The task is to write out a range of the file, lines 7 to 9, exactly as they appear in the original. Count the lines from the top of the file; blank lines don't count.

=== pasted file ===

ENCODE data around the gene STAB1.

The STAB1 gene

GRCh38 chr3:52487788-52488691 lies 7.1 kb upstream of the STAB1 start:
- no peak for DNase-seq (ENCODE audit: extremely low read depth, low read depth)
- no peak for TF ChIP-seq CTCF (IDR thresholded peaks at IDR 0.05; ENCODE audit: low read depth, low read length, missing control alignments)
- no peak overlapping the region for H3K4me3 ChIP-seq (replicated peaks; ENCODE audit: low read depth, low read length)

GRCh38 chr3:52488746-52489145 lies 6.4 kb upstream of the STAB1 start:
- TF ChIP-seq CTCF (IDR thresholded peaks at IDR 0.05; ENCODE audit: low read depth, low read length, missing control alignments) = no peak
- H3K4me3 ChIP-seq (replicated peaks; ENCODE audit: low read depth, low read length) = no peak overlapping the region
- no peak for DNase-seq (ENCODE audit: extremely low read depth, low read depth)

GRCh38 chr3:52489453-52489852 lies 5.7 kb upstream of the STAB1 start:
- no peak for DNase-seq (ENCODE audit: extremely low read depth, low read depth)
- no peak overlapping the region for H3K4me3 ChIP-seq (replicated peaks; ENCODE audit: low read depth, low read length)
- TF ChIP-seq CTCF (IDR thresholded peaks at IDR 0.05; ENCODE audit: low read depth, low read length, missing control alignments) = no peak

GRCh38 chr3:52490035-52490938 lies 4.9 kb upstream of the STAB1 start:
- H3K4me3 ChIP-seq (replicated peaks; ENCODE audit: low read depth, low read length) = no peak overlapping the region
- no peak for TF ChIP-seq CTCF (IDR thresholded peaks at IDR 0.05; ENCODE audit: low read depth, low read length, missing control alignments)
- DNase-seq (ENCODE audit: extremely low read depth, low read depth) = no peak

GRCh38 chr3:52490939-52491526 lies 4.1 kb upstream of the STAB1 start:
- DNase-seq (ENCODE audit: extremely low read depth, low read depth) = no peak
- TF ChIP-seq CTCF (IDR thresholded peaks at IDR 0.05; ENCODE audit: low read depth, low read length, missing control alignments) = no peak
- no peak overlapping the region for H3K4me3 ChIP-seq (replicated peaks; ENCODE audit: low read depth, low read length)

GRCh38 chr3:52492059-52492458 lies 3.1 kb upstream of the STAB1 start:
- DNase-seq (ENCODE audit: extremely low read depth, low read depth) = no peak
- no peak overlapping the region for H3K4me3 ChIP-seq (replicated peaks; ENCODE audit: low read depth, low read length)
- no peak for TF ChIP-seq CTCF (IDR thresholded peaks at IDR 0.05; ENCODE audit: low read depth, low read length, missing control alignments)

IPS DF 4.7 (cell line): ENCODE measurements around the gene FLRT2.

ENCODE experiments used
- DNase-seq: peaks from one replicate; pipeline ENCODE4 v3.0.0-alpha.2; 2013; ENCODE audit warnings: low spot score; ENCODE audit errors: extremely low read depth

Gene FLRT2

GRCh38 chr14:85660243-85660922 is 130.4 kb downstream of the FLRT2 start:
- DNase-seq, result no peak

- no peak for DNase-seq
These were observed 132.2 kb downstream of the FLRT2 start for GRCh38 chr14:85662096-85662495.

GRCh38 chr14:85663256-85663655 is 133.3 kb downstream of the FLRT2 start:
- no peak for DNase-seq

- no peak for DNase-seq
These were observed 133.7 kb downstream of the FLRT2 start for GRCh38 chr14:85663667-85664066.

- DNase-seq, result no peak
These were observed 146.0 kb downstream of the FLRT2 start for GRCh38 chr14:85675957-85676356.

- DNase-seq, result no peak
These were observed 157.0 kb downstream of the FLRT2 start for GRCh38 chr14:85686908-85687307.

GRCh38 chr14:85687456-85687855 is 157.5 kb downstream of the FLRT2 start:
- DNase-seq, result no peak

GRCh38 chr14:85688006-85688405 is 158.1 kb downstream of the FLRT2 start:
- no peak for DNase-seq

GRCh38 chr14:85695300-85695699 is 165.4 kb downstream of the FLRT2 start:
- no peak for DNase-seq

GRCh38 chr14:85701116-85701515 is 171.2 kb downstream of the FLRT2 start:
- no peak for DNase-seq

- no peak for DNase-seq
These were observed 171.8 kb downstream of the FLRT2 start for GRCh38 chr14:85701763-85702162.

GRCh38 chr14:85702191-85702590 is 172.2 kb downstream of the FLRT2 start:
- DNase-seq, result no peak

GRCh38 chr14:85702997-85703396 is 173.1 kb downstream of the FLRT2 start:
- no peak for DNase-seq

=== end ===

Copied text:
GRCh38 chr3:52488746-52489145 lies 6.4 kb upstream of the STAB1 start:
- TF ChIP-seq CTCF (IDR thresholded peaks at IDR 0.05; ENCODE audit: low read depth, low read length, missing control alignments) = no peak
- H3K4me3 ChIP-seq (replicated peaks; ENCODE audit: low read depth, low read length) = no peak overlapping the region